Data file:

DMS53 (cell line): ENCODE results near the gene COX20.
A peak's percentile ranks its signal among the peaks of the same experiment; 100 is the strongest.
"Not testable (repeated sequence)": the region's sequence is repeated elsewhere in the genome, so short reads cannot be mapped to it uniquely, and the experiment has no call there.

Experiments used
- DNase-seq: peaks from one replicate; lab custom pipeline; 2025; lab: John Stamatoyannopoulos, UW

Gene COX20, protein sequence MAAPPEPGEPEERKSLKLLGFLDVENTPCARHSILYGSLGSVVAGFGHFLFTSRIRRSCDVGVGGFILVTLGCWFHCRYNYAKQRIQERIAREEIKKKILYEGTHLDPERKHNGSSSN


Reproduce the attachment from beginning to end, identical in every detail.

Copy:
DMS53 (cell line): ENCODE results near the gene COX20.
A peak's percentile ranks its signal among the peaks of the same experiment; 100 is the strongest.
"Not testable (repeated sequence)": the region's sequence is repeated elsewhere in the genome, so short reads cannot be mapped to it uniquely, and the experiment has no call there.

Experiments used
- DNase-seq: peaks from one replicate; lab custom pipeline; 2025; lab: John Stamatoyannopoulos, UW

Gene COX20, protein sequence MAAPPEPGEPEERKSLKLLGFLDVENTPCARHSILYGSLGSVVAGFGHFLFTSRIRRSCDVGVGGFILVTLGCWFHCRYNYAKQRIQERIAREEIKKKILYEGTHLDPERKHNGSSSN